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The SSRC Library allows visitors to access materials related to self-sufficiency programs, practice and research. Visitors can view common search terms, conduct a keyword search or create a custom search using any combination of the filters at the left side of this page. To conduct a keyword search, type a term or combination of terms into the search box below, select whether you want to search the exact phrase or the words in any order, and click on the blue button to the right of the search box to view relevant results.

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  • Individual Author: Grin, Benjamin; Gayle, Tamara ; Saravia, Diana; Sanders, Lee
    Reference Type: Report
    Year: 2013

    Farmers market-based interventions, including the Farmers’ Market Nutrition Program of the Special Supplemental Nutrition Program for Women, Infants, and Children (WIC), represent a promising strategy for improving dietary behaviors in low-income communities. Little is known, however, about the health-related characteristics of low-income parents who frequent farmers markets in urban settings. The objective of this study was to examine the relationship between family-health factors and the use of farmers markets by mothers of WIC recipients. We recruited a convenience sample of mothers of children seeking care at a primary care clinic in a large urban public hospital in Miami, Florida, in 2011 (n = 181 total). The clinic was adjacent to a newly established farmers market at the hospital. Each mother completed an interviewer-administered survey that included self-reported measures of maternal and child health, acculturation, dietary behaviors, food insecurity, and use of farmers markets.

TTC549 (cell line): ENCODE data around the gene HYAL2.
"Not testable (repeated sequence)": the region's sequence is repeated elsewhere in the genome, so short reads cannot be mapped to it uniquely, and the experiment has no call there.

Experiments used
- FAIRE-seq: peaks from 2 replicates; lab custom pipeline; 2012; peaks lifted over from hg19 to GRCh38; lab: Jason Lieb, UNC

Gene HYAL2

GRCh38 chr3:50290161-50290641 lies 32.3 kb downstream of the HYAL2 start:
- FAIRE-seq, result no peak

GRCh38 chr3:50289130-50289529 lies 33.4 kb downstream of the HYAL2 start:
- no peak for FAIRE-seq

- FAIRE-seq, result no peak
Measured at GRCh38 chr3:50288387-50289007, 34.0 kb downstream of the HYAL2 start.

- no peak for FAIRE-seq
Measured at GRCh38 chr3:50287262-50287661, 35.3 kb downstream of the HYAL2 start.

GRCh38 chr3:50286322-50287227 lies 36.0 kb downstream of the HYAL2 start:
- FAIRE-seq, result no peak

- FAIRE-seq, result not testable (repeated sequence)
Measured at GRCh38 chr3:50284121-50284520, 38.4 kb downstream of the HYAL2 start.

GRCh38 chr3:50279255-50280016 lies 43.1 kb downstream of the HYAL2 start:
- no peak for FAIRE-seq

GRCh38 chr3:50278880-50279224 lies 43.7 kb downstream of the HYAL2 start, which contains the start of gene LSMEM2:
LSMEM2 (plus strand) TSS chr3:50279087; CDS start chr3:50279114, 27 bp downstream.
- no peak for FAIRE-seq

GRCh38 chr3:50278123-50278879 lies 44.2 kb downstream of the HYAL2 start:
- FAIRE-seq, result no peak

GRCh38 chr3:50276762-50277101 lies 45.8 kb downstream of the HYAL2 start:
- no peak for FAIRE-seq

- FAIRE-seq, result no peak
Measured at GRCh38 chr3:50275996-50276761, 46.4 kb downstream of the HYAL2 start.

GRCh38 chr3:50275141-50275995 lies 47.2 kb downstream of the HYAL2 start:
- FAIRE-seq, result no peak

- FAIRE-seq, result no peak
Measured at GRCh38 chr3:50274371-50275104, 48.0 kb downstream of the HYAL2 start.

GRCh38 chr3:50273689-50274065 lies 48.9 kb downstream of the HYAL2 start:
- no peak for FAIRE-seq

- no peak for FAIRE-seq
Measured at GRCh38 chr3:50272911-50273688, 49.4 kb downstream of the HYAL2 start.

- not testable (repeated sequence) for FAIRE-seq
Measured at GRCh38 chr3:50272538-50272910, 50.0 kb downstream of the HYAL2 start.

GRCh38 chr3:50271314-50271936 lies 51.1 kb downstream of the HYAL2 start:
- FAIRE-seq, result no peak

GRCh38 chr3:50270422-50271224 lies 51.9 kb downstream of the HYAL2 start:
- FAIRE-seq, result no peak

Reported use of farmers markets was independently associated with maternal history of...

    Farmers market-based interventions, including the Farmers’ Market Nutrition Program of the Special Supplemental Nutrition Program for Women, Infants, and Children (WIC), represent a promising strategy for improving dietary behaviors in low-income communities. Little is known, however, about the health-related characteristics of low-income parents who frequent farmers markets in urban settings. The objective of this study was to examine the relationship between family-health factors and the use of farmers markets by mothers of WIC recipients. We recruited a convenience sample of mothers of children seeking care at a primary care clinic in a large urban public hospital in Miami, Florida, in 2011 (n = 181 total). The clinic was adjacent to a newly established farmers market at the hospital. Each mother completed an interviewer-administered survey that included self-reported measures of maternal and child health, acculturation, dietary behaviors, food insecurity, and use of farmers markets.

    Reported use of farmers markets was independently associated with maternal history of diabetes (odds ratio [OR], 6.9; 95% confidence interval [CI], 1.3–38.3) and increased maternal vegetable (but not fruit) consumption (OR, 3.5; 95% CI, 1.5–8.1). Intended future use of farmers markets was independently associated with being unemployed (OR, 2.4; 95% CI, 1.0–5.7), increased maternal vegetable consumption (OR, 2.5; 95% CI, 1.1–5.7), and food insecurity (OR, 3.6; 95% CI, 1.3–10.3). This study provides a snapshot of factors associated with farmers market use in a diverse population of urban low-income families. Understanding these factors may inform public health approaches to increase fresh fruit and vegetable consumption in communities at high risk for preventable chronic conditions. (author abstract)

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